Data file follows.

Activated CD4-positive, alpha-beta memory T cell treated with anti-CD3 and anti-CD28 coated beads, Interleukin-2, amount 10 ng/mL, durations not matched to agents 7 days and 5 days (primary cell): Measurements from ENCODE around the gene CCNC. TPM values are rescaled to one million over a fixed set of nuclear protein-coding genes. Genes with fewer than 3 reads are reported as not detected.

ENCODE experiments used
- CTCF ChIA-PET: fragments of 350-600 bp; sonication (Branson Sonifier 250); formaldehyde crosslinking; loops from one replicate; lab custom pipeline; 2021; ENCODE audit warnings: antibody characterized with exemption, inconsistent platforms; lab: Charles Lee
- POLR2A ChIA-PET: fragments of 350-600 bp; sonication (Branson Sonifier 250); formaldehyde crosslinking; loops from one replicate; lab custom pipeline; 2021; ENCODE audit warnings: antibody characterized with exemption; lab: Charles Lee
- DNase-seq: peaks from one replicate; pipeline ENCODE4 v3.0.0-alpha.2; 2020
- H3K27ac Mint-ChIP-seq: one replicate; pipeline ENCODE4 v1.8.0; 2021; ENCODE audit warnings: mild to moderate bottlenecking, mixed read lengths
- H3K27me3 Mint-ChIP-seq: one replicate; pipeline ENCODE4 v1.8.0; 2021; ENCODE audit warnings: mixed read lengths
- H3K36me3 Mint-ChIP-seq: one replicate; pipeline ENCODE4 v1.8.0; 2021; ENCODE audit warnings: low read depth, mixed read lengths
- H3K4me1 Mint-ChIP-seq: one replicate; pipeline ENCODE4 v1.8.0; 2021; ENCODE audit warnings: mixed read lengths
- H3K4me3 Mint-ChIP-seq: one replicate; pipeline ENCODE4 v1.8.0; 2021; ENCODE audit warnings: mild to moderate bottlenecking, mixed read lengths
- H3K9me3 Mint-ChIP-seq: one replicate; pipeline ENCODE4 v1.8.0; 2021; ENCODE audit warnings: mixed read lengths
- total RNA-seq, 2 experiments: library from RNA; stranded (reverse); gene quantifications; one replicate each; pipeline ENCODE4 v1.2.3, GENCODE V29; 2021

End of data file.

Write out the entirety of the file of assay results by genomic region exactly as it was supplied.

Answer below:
Activated CD4-positive, alpha-beta memory T cell treated with anti-CD3 and anti-CD28 coated beads, Interleukin-2, amount 10 ng/mL, durations not matched to agents 7 days and 5 days (primary cell): Measurements from ENCODE around the gene CCNC. TPM values are rescaled to one million over a fixed set of nuclear protein-coding genes. Genes with fewer than 3 reads are reported as not detected.

ENCODE experiments used
- CTCF ChIA-PET: fragments of 350-600 bp; sonication (Branson Sonifier 250); formaldehyde crosslinking; loops from one replicate; lab custom pipeline; 2021; ENCODE audit warnings: antibody characterized with exemption, inconsistent platforms; lab: Charles Lee
- POLR2A ChIA-PET: fragments of 350-600 bp; sonication (Branson Sonifier 250); formaldehyde crosslinking; loops from one replicate; lab custom pipeline; 2021; ENCODE audit warnings: antibody characterized with exemption; lab: Charles Lee
- DNase-seq: peaks from one replicate; pipeline ENCODE4 v3.0.0-alpha.2; 2020
- H3K27ac Mint-ChIP-seq: one replicate; pipeline ENCODE4 v1.8.0; 2021; ENCODE audit warnings: mild to moderate bottlenecking, mixed read lengths
- H3K27me3 Mint-ChIP-seq: one replicate; pipeline ENCODE4 v1.8.0; 2021; ENCODE audit warnings: mixed read lengths
- H3K36me3 Mint-ChIP-seq: one replicate; pipeline ENCODE4 v1.8.0; 2021; ENCODE audit warnings: low read depth, mixed read lengths
- H3K4me1 Mint-ChIP-seq: one replicate; pipeline ENCODE4 v1.8.0; 2021; ENCODE audit warnings: mixed read lengths
- H3K4me3 Mint-ChIP-seq: one replicate; pipeline ENCODE4 v1.8.0; 2021; ENCODE audit warnings: mild to moderate bottlenecking, mixed read lengths
- H3K9me3 Mint-ChIP-seq: one replicate; pipeline ENCODE4 v1.8.0; 2021; ENCODE audit warnings: mixed read lengths
- total RNA-seq, 2 experiments: library from RNA; stranded (reverse); gene quantifications; one replicate each; pipeline ENCODE4 v1.2.3, GENCODE V29; 2021